Glyxambi: Type 2 Diabetes SGLT2 Drug
The drug Glyxambi is used in conjunction with exercise and diet to control type 2 diabetes. It is linked to the life-threatening blood condition ketoacidosis.
Glyxambi, a type 2 diabetes medication using empagliflozin and linagliptin, is manufactured by Boehringer Ingelheim Pharmaceuticals, Inc. (BIPI) and Eli Lilly and Co. The Food and Drug Administration (FDA) approved Glyxambi for use in the U.S. in January 2015. The drug is the first approved drug on the market to combine a sodium glucose co-transporter-2 (SGLT2) inhibitor and a dipeptidyl peptidase-4 (DPP-4) inhibitor.
This revolutionary medicine has no competitors or generic alternatives on the market, as it is a new drug. Glyxambi is used to control blood sugar levels in type 2 diabetics and is taken orally. It combines a 10mg or 25 mg dosage of empagliflozin and a 5mg dosage of linagliptin into one pill, which is taken once a day. The drug works by helping the body absorb less sugar and dispose of more sugar through the urine.
Glyxambi was proved safe in a fifty-two week clinical trial. However, there are a number of side effects associated with it, some of them very serious. Still, the drug is useful in controlling blood sugar for type 2 diabetes and there is no other drug that combines these diabetes medications.
Uses of Glyxambi
Glyxambi is used only to treat type 2 diabetes. It cannot be used to treat type 1 diabetes or diabetic ketoacidosis. Type 2 diabetes is characterized by symptoms such as:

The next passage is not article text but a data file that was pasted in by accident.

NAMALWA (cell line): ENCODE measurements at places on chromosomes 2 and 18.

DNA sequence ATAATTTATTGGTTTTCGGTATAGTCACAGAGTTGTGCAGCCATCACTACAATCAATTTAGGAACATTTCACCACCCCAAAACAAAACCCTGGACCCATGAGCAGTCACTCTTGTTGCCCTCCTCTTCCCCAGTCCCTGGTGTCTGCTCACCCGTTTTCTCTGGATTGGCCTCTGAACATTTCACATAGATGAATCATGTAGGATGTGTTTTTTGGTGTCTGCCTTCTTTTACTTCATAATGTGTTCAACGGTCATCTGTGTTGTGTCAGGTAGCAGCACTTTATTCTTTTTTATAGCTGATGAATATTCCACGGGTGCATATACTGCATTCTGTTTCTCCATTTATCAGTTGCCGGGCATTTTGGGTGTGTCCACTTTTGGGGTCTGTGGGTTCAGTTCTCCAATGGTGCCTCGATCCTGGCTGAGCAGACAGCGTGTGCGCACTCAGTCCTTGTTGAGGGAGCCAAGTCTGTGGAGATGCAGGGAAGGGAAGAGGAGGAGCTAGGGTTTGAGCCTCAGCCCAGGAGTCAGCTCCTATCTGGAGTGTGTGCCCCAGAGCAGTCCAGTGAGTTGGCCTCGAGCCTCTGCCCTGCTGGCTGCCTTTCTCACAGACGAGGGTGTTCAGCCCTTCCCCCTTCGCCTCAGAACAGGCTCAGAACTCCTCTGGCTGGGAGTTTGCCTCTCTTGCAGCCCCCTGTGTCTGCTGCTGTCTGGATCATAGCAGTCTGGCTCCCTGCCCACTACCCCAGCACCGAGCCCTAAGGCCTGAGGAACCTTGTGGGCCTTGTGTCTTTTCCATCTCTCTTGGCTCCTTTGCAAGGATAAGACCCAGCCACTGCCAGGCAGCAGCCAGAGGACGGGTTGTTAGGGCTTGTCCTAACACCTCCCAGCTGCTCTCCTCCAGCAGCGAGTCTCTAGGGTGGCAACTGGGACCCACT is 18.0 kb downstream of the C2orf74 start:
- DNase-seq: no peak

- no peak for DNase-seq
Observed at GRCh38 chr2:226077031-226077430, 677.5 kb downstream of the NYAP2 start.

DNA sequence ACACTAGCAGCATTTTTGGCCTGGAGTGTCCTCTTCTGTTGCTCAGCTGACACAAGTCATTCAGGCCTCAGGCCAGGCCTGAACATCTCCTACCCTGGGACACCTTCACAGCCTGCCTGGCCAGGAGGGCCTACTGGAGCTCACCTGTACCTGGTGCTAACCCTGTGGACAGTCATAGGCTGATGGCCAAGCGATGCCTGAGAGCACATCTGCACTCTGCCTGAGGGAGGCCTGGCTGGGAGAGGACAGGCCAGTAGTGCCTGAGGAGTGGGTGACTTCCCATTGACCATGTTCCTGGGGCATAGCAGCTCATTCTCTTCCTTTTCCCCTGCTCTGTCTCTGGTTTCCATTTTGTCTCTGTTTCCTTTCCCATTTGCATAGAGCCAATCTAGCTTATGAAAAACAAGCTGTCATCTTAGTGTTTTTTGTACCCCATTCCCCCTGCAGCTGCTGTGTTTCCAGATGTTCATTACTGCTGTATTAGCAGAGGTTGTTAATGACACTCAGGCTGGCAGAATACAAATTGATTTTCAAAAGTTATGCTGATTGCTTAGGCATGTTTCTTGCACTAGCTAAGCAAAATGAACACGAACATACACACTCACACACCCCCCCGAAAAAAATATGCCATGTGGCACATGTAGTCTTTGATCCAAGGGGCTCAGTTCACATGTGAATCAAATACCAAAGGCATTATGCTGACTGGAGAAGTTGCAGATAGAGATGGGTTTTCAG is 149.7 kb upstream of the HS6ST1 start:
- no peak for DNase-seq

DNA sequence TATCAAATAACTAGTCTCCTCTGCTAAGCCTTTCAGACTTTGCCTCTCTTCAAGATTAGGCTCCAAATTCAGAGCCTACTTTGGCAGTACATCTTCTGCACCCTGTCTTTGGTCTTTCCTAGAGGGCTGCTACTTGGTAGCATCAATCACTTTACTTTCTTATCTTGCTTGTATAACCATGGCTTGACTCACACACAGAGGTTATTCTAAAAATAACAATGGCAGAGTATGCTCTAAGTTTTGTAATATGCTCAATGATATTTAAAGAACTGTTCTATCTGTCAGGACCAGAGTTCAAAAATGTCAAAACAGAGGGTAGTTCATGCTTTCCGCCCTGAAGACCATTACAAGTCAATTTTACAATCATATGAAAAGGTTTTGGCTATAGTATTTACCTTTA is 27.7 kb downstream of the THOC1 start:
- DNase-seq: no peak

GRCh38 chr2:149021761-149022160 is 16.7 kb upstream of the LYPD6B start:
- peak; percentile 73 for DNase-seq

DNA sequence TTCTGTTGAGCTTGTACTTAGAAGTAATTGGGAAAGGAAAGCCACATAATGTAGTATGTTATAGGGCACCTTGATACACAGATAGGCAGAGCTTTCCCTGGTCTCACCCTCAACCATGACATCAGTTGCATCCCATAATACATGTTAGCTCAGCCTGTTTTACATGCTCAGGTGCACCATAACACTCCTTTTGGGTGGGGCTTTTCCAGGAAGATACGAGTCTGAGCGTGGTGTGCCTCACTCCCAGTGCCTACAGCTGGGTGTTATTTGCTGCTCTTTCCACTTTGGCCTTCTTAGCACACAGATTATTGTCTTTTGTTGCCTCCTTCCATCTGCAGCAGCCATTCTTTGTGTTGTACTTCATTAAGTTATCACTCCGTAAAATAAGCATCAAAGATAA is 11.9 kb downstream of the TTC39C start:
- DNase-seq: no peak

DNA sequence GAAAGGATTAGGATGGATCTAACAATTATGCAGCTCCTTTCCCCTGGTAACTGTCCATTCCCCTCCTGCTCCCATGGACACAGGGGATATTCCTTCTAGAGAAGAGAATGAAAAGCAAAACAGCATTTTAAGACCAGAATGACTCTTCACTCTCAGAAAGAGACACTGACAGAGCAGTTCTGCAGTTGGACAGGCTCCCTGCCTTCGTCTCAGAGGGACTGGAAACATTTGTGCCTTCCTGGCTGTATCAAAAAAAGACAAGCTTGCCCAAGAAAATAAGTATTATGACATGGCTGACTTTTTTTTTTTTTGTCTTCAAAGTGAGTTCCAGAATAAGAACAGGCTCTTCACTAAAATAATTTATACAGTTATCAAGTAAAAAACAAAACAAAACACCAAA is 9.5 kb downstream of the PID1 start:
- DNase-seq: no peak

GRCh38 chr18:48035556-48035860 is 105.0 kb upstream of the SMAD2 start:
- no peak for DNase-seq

- Pancreas does not produce enough insulin
- Body is unable to process insulin effectively
- Increased thirst
- Increased urination
- Nausea, possibly accompanied by vomiting
- Dry mouth
- Blurred vision
Common Side Effects of Glyxambi
Most patients who used Glyxambi achieved the goal of balancing their blood sugar levels. During the fifty-two week trial, hypoglycemia (low blood sugar) occurred in patients less than 4-percent of the time. Still, there are many side effects to Glyxambi, some of them very serious, including:
- Low blood sugar (hypoglycemia)
- Urinary tract infection
- Allergic reaction
- Kidney problems
- Increased cholesterol
- Runny nose
- Sore throat
- Upper respiratory infection
- Pancreatitis (inflammation of the pancreas)
- Yeast infection of the vagina or penis
It is not known yet if patients who had a history of pancreatitis were at an increased risk to develop it again if they took Glyxambi. The risk of taking the drug to control blood sugar for pregnant women who are diabetic is also not known. However, a serious link was found between taking the drug and developing diabetic ketoacidosis.
Other Precautions When Taking Glyxambi
The manufacturer, Boehringer Ingelheim, notes that patients on dialysis or with other severe kidney problems should not use Glyxambi. In addition to this, patients who are known to be allergic to any of the ingredients in the drug—particularly the active ingredients of empagliflozin and linagliptin—should never take it. When an allergic reaction occurs, patients should stop the usage of Glyxambi immediately.
Glyxambi and Ketoacidosis
Ketoacidosis is a diabetic condition where ketones, acid the body produces when it burns fat for energy, are too concentrated in a person’s blood stream. This is typically a sign that blood sugar levels are out of control and can lead to a diabetic coma or even death. The FDA reported 20 patients who developed this condition after they began to take Glyxambi. Lawsuits are currently being filed against Glyxambi due to cases where the drug caused an outbreak of ketoacidosis.